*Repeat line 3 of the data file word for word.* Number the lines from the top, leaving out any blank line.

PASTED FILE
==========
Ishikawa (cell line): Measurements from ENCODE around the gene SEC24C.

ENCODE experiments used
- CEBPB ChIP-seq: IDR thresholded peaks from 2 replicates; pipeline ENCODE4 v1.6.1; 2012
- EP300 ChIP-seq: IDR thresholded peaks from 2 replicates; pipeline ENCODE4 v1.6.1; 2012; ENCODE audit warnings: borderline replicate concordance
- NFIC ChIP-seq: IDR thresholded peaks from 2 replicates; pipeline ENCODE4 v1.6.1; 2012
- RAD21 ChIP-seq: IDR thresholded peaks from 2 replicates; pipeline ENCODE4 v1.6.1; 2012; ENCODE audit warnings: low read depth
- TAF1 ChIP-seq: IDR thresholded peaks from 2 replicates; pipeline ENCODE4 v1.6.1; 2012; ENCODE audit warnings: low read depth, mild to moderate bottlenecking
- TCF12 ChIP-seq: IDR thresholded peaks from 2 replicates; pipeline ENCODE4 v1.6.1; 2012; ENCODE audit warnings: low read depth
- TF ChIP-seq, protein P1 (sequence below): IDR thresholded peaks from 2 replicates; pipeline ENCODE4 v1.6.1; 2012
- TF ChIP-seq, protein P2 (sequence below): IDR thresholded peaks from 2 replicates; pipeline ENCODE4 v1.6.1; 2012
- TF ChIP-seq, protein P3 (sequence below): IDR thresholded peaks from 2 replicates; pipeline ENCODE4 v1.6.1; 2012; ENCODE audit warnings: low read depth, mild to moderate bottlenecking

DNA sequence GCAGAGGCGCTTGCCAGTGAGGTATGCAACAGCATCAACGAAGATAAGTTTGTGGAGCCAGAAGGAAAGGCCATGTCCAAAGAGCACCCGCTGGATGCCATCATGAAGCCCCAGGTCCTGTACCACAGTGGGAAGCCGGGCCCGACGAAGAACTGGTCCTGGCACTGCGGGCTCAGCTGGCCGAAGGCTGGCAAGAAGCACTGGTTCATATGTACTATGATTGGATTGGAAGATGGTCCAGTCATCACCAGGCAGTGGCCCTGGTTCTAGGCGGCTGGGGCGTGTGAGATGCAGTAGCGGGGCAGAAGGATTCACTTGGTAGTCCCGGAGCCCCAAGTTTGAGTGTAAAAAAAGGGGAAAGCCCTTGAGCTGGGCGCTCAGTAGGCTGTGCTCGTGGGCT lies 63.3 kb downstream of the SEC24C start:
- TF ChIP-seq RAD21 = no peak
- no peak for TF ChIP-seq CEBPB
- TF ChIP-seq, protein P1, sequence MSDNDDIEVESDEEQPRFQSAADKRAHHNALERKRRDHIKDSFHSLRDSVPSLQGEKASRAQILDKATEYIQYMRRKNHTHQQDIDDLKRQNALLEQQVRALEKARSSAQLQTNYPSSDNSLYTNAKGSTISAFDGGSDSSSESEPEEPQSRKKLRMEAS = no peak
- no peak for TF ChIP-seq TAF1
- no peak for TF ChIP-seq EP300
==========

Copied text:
- CEBPB ChIP-seq: IDR thresholded peaks from 2 replicates; pipeline ENCODE4 v1.6.1; 2012